China Stocks Fall for 3rd Day; Material, Technology Shares Drop

China’s stocks fell for a third day after the government ordered cuts to production capacity in 19 industries, while technology companies extended a slump after reaching the highest valuations in more than two years.

BBMG Corp., Inner Mongolia Baotou Steel Rare-Earth Hi-Tech Co., and Shandong Chenming Paper Holdings Ltd. slid at least 1.5 percent after they were cited by the Ministry of Industry and Information Technology in a list of companies that must curb capacity this year. BOE Technology Group Co. slumped for a second day after the company said it planned a share sale that may be China’s largest private placement.

The Shanghai Composite slipped 0.5 percent to 2,010.85 at the close, paring this week’s gains to 0.9 percent. The technology index on the CSI 300 index retreated 1.3 percent after dropping 3.5 percent yesterday. Investors need to be cautious of stocks with smaller market values because of valuations, while the government order shows industrial overcapacity remains a problem that could drag down the economy, said Deng Wenyuan, an analyst at Soochow Securities Co.

The government directive “shows it’s a problem that has not been resolved,” Deng said. “Investors have to be wary” of small caps, he said.

The CSI 300 Index fell 0.6 percent, while the Hang Seng China Enterprises Index of Chinese companies traded in Hong Kong slid less than 0.1 percent. The Bloomberg China-US Equity Index added 2 percent in New York yesterday.

‘Necessary Pain’

BBMG, a cement company, fell 3.3 percent to 4.93 yuan. Baotou Steel dropped 1.5 percent to 23.42 yuan and Shandong Chenming Paper declined 2.3 percent to 3.77 yuan.

Cement, steelmaking, ferroalloys, electrolytic aluminum, copper smelting, cement production and papermaking are among industries required to cut excess capacity, MIIT said in a statement yesterday. Excess capacity must be eliminated by the end of the year, it said.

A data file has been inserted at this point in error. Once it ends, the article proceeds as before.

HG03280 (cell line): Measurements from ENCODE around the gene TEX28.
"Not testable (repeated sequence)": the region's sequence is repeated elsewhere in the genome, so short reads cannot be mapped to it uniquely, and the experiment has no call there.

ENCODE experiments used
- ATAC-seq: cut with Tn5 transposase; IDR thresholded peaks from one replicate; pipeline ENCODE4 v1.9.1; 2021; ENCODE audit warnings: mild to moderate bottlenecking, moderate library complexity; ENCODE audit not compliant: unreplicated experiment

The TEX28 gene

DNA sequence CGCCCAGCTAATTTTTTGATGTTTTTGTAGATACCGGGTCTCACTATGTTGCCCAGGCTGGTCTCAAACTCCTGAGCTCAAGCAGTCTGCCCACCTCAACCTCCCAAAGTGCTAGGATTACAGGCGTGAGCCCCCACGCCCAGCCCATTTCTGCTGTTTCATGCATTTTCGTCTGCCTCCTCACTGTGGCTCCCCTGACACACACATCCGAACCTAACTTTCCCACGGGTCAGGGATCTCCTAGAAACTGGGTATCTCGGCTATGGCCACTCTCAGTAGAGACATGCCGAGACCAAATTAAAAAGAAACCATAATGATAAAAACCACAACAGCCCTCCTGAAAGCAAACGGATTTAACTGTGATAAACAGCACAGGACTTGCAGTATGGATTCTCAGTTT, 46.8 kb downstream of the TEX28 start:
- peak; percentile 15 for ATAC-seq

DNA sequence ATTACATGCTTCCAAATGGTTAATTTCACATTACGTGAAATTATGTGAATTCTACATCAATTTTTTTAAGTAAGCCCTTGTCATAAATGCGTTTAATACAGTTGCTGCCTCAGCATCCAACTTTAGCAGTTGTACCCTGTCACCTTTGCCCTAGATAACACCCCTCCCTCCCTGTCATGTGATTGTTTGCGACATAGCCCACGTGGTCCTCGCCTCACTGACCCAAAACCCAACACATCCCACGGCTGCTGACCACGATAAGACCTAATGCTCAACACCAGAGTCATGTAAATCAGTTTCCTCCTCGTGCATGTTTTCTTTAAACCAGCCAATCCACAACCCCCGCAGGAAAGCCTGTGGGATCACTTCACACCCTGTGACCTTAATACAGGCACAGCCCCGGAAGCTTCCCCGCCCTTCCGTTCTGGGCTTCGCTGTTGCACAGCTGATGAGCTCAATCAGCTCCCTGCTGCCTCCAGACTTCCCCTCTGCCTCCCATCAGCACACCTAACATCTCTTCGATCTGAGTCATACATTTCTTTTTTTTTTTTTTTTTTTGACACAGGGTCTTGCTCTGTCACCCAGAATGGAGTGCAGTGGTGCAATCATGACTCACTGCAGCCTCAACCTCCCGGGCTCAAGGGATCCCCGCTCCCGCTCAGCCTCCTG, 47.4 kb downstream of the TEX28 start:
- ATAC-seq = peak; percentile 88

“This detailed list shows the government is serious in its efforts to restructure the economy and is prepared to tolerate the necessary pain.” Zhang Zhiwei, chief China economist at Nomura Holdings Inc. in Hong Kong, wrote in a note yesterday. “This reinforces our view that aggressive policy stimulus is unlikely in 2012 and that growth should trend down.”

People’s Bank of China Governor Zhou Xiaochuan said that downward pressure on the economy is “relatively big,” according to an article he wrote in the People’s Daily today. He reiterated the nation will continue a prudent monetary policy and keep a “reasonable” amount of money supply and credit. The People’s Daily is published by China’s communist party.

Trading Drops

“The new leadership appears focused on implementing a strong foundation to support stable long-term economic growth,” said Brendan Ahern, New York-based managing director of Krane Fund Advisers LLC. Krane has started an exchange-traded fund that tracks companies that will benefit from China’s Five-Year Plan including technology and health care.

A measure of technology stocks in the CSI 300 dropped 1.3 percent for a two-day loss of 4.8 percent, the most since July 8. It’s still the best performer this year with a 32 percent gain, followed by telecom and health-care. BOE declined 1.4 percent today, adding to yesterday’s 8.4 percent slump. The company said it would sell as much as 46 billion yuan ($7.5 billion) in shares to investors to finance expansion.

The company, with a market value of about 29 billion yuan as of yesterday, will issue between 9.5 billion and 22.4 billion shares. At the top end, that would surpass Bank of Communications Co.’s $4.68 billion sale announced in August 2012 to become the largest private placement of shares traded on a Chinese exchange, according to data compiled by Bloomberg.

Trading volumes on the Shanghai Composite were 23 percent lower than the 30-day average, according to data compiled by Bloomberg. The index has fallen 11 percent this year, compared with a 13 percent gain for the MSCI All-Country World Index.

-- Editors: Allen Wan, Darren Boey

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